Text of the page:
At a Thursday rally that was part of nationwide demonstrations held by the UNITE HERE hospitality workers union, New Orleans and Biloxi hotel, convention center and casino employees called for local service industry workers to organize and spoke out in praise of the union.
About 75 people, a few still in chef coats and pants, gathered Oct. 19 at the corner of Convention Center Boulevard and Canal Street to chant and hear speakers who are members of Local 2262, UNITE HERE's area chapter. The speakers' overpowering message: organizing has raised their wages, given them access to affordable health insurance and more in an industry that's sometimes known for offering meager benefits and poor financial security.
"When hospitality jobs are unionized, they become middle-class jobs," Marlene Patrick-Cooper, UNITE HERE organizing director, said. "It's the best answer for fighting poverty in the United States."
[jump] The rally was just one of a series of recent events which indicate new momentum in efforts to organize the city's hospitality industry, which employs more than 80,000 people. Last month, the newly formed New Orleans Hospitality Workers Committee marched through the French Quarter to call for more equitable treatment. Earlier this year, 500 workers at the Hilton New Orleans Riverside hotel voted to unionize with UNITE HERE, joining workers at the Loews New Orleans Hotel, Harrah's New Orleans Hotel and Casino and some departments at the Ernest N. Morial Convention Center.
In advance interviews, UNITE HERE members from New Orleans said the union has helped them by "going to bat" for employees who felt they were being mistreated and by negotiating better wages. The members envisioned citywide organizing efforts by workers who are essential to functioning of the $7.4 billion New Orleans tourism industry.
Thanh Dao, who has worked as a cocktail server at the Harrah's casino for 18 years, said the union helped her coworkers secure better benefits and more stable hours (e.g. consistent full-time hours, rather than dropping from full- to part-time) and adjudicated disputes between management and employees. As one example, when a manager was bullying an employee and making inappropriate comments about her attire, the union stepped in, Dao said. She's also gotten a raise.
"If I told you how much I was making before the union came in, you'd be like 'After 16 years? That's it?' I was making $5, $6 [an hour]," she says. "Ever since the union got involved, [the company] started to respect us as workers."
Thomas Brown, a banquets department worker at Harrah's and 30-year veteran of New Orleans hotels, said having a union contract has helped protect employees in his department from changes in event pay structure which might have resulted in cuts to server income. He's optimistic about the potential for unions to change the quality of life for local industry workers.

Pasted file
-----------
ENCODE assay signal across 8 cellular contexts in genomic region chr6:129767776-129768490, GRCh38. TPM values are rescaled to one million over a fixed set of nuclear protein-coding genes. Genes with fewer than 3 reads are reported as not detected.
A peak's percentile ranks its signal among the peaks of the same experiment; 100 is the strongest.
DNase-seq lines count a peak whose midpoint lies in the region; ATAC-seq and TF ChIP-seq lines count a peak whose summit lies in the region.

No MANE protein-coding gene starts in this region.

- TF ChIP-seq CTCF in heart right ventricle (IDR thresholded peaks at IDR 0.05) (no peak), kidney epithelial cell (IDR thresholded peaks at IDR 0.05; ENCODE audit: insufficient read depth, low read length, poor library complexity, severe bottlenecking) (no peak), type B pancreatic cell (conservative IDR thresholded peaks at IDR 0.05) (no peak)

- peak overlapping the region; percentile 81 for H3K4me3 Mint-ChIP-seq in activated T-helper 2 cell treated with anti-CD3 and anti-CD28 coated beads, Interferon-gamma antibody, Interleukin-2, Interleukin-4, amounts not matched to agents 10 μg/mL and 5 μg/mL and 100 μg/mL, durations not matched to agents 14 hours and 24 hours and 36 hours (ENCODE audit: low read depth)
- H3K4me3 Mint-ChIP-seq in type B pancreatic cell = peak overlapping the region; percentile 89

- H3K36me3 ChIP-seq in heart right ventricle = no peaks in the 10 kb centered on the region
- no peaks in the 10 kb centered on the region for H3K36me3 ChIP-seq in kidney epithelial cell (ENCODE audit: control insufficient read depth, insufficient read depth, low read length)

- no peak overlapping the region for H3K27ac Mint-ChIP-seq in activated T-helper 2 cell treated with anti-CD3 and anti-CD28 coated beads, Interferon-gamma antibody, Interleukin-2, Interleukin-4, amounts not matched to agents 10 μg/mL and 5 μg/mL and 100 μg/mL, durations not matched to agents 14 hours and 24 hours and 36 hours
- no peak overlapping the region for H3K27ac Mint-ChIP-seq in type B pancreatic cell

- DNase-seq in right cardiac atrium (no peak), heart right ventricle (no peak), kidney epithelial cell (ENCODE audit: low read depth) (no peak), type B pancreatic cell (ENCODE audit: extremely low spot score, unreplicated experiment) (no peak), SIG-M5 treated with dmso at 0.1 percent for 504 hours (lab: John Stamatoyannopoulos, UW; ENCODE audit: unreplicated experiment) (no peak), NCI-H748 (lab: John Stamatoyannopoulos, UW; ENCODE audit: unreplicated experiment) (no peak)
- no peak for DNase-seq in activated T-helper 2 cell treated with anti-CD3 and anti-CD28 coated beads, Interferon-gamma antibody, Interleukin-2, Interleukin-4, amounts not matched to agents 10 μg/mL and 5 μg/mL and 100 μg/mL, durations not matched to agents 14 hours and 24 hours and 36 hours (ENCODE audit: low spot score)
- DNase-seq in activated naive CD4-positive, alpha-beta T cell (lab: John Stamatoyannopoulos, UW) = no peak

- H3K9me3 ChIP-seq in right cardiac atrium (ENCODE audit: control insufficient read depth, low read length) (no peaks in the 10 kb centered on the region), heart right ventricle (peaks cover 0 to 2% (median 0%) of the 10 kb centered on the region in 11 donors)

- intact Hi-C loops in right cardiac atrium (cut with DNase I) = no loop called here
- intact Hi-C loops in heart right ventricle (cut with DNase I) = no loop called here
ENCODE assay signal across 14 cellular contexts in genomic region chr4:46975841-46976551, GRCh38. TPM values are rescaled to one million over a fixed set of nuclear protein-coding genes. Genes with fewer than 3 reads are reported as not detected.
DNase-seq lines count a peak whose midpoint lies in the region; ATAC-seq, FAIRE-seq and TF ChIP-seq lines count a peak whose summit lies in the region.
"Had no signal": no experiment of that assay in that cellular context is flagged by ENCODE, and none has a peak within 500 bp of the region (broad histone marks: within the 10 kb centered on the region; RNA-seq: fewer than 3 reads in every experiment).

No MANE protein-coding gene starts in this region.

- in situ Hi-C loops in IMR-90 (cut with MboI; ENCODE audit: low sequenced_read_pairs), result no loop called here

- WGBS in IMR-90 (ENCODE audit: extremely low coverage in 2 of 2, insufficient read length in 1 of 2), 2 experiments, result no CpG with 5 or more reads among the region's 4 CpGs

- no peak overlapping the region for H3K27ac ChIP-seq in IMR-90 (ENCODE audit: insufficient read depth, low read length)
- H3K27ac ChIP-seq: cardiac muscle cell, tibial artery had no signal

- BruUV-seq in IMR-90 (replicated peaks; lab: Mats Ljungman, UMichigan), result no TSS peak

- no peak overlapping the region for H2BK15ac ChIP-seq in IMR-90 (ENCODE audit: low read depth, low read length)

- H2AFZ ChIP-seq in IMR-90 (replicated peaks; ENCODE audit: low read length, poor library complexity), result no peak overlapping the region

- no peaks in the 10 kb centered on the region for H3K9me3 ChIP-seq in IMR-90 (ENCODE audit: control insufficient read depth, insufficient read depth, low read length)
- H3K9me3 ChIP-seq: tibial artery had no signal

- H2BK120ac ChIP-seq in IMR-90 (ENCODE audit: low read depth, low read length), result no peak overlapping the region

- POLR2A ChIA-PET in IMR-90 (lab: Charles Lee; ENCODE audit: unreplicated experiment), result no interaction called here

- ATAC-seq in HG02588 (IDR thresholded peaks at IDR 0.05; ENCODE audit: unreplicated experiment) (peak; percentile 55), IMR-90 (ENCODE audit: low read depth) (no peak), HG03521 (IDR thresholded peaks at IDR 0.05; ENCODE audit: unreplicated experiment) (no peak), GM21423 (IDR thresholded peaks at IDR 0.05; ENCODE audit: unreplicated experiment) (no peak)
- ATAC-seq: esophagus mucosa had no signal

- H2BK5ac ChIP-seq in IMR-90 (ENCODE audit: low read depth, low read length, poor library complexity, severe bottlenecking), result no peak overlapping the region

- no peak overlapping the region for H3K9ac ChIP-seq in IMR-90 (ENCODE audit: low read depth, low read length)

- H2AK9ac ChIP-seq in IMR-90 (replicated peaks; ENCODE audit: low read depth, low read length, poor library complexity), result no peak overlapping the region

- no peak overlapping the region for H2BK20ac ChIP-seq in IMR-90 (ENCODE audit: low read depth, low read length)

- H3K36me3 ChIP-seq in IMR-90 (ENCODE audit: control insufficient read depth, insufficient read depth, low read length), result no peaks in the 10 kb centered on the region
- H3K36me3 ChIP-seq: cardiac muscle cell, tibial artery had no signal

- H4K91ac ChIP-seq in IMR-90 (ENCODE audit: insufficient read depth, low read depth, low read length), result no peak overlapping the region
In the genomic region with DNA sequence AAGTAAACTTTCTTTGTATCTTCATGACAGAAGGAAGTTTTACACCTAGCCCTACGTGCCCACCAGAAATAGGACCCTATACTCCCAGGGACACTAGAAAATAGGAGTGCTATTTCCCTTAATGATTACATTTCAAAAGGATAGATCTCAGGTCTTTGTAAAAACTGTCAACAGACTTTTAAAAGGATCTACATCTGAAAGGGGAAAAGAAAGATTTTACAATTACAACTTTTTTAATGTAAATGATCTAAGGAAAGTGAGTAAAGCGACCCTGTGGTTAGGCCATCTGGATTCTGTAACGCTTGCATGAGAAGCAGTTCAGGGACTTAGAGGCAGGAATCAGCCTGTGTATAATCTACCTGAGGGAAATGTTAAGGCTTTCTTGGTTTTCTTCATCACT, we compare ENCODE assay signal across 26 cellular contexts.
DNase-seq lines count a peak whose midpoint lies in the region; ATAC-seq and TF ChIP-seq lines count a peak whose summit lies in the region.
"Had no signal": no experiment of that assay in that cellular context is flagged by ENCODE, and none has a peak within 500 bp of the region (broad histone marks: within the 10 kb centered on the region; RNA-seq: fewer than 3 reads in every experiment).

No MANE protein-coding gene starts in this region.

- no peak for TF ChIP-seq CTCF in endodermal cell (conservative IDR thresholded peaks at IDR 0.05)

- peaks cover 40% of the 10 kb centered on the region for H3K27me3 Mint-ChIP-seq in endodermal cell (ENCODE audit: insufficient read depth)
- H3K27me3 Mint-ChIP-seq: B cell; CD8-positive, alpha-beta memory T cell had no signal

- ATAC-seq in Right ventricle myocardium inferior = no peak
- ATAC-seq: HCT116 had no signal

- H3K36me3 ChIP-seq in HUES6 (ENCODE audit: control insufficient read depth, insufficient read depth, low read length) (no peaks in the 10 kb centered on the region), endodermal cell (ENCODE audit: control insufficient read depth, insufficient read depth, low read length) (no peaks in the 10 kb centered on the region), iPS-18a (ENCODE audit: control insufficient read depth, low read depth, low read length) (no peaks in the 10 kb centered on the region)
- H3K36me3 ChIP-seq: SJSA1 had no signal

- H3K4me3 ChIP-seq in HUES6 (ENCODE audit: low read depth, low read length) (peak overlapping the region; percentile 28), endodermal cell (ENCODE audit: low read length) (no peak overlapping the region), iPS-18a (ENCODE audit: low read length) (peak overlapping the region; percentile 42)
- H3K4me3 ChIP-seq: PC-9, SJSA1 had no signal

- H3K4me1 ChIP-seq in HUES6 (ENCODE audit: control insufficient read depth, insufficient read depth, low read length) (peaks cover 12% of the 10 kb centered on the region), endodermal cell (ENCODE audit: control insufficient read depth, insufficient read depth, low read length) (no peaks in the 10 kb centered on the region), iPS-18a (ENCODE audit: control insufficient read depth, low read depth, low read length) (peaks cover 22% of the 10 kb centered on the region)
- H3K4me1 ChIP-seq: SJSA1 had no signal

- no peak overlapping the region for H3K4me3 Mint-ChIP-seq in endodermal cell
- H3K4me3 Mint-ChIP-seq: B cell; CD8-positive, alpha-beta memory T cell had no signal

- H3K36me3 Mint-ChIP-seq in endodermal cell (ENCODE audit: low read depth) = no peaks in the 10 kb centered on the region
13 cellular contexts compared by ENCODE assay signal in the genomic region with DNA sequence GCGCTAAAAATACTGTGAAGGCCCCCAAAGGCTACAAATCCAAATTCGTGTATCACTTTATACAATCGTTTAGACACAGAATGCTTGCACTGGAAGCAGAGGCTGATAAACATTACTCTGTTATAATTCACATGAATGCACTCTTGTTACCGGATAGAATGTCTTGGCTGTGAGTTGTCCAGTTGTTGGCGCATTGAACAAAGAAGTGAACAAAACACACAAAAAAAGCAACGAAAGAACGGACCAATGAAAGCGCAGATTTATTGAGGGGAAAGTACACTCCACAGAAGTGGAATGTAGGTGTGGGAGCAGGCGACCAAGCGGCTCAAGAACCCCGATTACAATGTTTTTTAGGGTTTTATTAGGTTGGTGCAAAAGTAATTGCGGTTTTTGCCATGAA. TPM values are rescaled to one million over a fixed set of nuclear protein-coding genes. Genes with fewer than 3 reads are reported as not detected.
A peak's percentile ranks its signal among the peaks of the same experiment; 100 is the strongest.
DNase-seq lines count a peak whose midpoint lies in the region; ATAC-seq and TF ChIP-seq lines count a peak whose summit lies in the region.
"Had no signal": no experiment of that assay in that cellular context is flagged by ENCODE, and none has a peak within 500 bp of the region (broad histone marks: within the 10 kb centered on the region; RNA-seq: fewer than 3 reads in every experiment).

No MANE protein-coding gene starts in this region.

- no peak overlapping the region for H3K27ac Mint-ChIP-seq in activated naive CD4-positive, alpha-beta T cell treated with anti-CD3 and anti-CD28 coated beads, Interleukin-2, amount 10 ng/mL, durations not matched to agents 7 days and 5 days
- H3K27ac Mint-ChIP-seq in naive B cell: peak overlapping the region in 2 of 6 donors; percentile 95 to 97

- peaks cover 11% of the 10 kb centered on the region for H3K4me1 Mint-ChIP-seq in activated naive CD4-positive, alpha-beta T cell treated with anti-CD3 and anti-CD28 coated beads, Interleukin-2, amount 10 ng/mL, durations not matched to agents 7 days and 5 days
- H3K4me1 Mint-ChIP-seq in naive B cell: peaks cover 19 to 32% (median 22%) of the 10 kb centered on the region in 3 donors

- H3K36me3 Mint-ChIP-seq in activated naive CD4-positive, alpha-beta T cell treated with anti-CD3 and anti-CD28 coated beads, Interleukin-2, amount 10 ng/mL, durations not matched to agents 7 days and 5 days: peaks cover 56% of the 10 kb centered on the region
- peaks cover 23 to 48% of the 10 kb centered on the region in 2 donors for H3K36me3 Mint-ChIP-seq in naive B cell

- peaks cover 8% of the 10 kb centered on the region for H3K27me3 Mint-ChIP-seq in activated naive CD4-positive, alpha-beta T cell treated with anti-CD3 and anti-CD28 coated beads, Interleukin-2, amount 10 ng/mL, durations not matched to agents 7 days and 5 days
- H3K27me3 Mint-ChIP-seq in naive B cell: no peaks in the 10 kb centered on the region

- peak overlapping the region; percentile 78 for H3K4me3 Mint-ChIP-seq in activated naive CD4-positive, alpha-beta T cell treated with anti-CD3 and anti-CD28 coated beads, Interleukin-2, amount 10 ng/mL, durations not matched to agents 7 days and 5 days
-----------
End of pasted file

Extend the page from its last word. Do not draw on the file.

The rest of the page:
"This is something that we want to do citywide. ... A lot of the hospitality workers are not getting their fair share," he said. "We want the main companies to own up to what the city of New Orleans hospitality workers need."
At Thursday's rally, the sun dipped behind the nearby casino as union members and shop stewards shared their thoughts on what organizing has meant to them - and where they might go from here.
Lila Zucker, a bartender at Loews New Orleans Hotel, said her chronic health issues would prevent her from working without the $10 a month health insurance she's able to purchase through the hotel's union contract. Odell Brown, who works as a banquet steward at the Hilton New Orleans Riverside, called for workers to receive a larger piece of the company's more than $10 billion in annual revenue. Gabby Bolden, a banquet server at the Ernest N. Morial Convention Center, mentioned rumors of a vast new hotel in development nearby.
"It is our business to make sure that [any new hotel] jobs are union jobs with decent wages and benefits," she said. "We all deserve a fair wage."
Bolden also urged elected officials to support local organizing efforts, but two City Council candidates who attended the rally already had pledged their support. James Gray, the incumbent District E councilman currently in a Nov. 18 runoff election against opponent Cyndi Nguyen, donned a red UNITE HERE shirt and vowed to assist to the union in contract negotiations if he is re-elected.
Jay Banks, who faces Seth Bloom in a runoff for the District B City Council seat, also spoke, saying he would be "a friend" to unions if elected. "Making sure that families can work and afford to live is crucial to the survival of this city," he said.
Though the rally was brief, the lively crowd and enthusiastic testimonies suggested a promising future for the labor movement in New Orleans. And as the employees that support the city's preeminent industry, hotel, restaurant and other hospitality employees could be uniquely well-placed to advocate for workers' rights.
"The hospitality industry is the backbone of New Orleans," Willie Woods, a Hilton New Orleans Riverside banquet server, said. "The city will not move without us."